Juliette was stressed. Remember, her mom recently killed herself and murdered someone else so that Juliette wouldn’t have to deal with a sex tape scandal. (Still ludicrous! But I don’t mind; Jolene was annoying.) But perhaps even more worrisome: The recent media blitz over the “Saint in a Coma” threatened to thwart Juliette’s record sales. The nerve of that saint! One of Juliette’s coping mechanisms during this difficult time was to have an unnamed prospective assistant (I think?) go down on her as she writhed around angrily, not getting enough out of it. Assistants just do not work hard enough these days. It’s an epidemic.
We got one glitzed-out concert scene this episode, to go along with Avery and Gunnar/Scarlett’s more muted Bluebird performances: Juliette workin’ it in an angelic white “party in the front” gown on her Inside the Dream tour. I should make special mention of the ultra-effective wind machine gently engorging the business-in-the-back portion of that gown, as well as the complicated lighting arrangement that created the illusion of fireworks every half-second. No expenses spared with this one, as usual. I love it.
Of course, Juliette’s lead guitarist Avery (quite the solo, sir!) and Manager Glenn (welcome back, Glenn! I’m trying my best to pretend “Dante” didn’t exist) both knew Juliette was milking the Saint in a Coma situation to boost her sales with those sappy speeches and Juliette-centric slideshows of the two country divas together. Singing Rayna’s “This Love Ain’t Big Enough” was a brilliant choice — during the concert, the lyrics (“Waiting on somebody to go down / Take what’s left of this love and put it in the ground”) seemed straight-up murderous to sing for someone in a coma. But later, Juliette told Maddie that the song reminded her of her own mom, when they used to lie on the floor (Jolene was probably passed out) and listen to it over and over.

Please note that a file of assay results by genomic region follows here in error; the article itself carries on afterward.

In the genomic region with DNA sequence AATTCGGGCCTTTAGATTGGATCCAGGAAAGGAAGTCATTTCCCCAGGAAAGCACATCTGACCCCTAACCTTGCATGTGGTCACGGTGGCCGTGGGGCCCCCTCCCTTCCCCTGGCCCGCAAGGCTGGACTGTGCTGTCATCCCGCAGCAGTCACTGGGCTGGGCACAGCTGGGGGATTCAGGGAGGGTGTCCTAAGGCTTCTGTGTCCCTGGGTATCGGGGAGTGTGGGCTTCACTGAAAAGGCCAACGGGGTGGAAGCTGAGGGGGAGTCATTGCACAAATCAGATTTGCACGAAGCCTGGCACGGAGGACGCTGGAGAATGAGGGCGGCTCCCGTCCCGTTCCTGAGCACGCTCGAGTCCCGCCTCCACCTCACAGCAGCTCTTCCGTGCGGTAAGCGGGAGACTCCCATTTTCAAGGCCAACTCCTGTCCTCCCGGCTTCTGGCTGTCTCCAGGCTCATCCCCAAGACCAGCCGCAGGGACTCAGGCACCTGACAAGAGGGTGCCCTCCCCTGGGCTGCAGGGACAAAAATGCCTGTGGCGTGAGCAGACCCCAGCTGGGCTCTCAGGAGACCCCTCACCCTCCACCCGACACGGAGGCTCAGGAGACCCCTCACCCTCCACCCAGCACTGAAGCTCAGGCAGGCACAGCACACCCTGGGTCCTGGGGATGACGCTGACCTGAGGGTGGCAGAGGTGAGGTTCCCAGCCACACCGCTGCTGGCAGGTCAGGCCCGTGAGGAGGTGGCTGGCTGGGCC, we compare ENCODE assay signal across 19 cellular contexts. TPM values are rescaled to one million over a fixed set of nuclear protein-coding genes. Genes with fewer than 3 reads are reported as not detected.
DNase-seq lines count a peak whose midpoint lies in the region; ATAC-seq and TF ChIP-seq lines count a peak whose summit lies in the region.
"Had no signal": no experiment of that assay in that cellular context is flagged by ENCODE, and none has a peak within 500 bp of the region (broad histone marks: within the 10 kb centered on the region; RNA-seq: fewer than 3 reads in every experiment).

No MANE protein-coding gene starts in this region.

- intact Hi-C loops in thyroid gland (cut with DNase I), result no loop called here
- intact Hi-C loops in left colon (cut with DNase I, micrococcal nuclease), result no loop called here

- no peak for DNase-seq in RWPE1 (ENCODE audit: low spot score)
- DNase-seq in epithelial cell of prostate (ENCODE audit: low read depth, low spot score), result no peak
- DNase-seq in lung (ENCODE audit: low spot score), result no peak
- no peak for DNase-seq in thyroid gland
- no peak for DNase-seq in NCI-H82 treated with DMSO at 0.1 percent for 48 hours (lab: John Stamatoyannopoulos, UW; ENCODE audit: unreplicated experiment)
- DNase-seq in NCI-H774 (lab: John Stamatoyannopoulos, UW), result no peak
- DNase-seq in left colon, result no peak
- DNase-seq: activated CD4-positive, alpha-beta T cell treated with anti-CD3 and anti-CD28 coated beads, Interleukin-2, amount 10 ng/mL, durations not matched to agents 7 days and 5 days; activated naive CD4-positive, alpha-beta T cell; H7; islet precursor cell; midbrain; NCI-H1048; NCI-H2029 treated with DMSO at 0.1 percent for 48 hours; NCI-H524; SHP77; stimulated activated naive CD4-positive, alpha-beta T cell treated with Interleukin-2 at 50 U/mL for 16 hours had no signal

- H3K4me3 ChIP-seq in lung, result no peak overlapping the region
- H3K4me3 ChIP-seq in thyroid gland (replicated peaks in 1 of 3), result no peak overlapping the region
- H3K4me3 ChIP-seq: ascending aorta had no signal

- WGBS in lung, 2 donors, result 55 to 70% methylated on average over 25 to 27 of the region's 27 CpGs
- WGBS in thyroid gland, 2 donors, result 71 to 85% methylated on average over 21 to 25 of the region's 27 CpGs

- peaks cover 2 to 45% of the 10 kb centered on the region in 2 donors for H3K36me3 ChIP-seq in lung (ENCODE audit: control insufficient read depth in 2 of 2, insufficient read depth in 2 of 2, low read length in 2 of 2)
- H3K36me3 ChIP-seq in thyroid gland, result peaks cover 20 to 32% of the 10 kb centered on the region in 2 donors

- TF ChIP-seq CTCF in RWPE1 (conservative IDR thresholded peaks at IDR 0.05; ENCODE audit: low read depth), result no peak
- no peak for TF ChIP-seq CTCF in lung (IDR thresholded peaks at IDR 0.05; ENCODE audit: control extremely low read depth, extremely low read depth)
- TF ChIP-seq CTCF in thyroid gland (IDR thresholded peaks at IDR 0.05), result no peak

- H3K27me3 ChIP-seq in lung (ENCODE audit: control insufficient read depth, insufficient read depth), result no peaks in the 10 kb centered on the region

Before her concert, Juliette had snapped, “Glenn, get me a thousand candles. I need to pray.” She mind-controlled hundreds of her adoring fans to follow her to the hospital and pray for Rayna. But at least some of the candles turned out to be for Juliette’s own at-home tribute to her mom — and the sobbing, makeup-free, totally raw ‘n’ real Juliette we came to love at the end of season 1 pulled a surprise move, placing an old Rayna James CD next to a photo of her and Jolene. Ahhhh!
NEXT: Scarlett and Gunnar sing a duet over a weepy montage — now a Nashville premiere tradition Zoe, Scarlett’s friend since first grade, is replacing her as a waitress at the Bluebird. So far she only seems to serve as a human for our overgrown-mop head to talk to, now that Scarlett denied Gunnar’s marriage proposal and has “gotta learn to stand on my own.” But I’m sure she’ll start screwing Avery or Gunnar by the time I finish this sentence, so expect to see a lot more of Zoe.
I liked Avery’s delicate, piano-driven “How to Live Alone” solo, though I’m not sure what is going on with his really, really long hair. But the happiest Bluebird moment for me was Scarlett and Gunnar’s sweet duet at the end — not because “Why I Can’t Say Goodnight” wasn’t beautiful (it was!) but because Miss Scarlett’s weave had been temporarily tamed. That thing was its own scene-chewing character all last season and I would love for it to keep allowing Scarlett more of the spotlight. Am I talking too much about these people’s hair? Just wait ’til next week, when Rayna’s back in full force after a deep condition.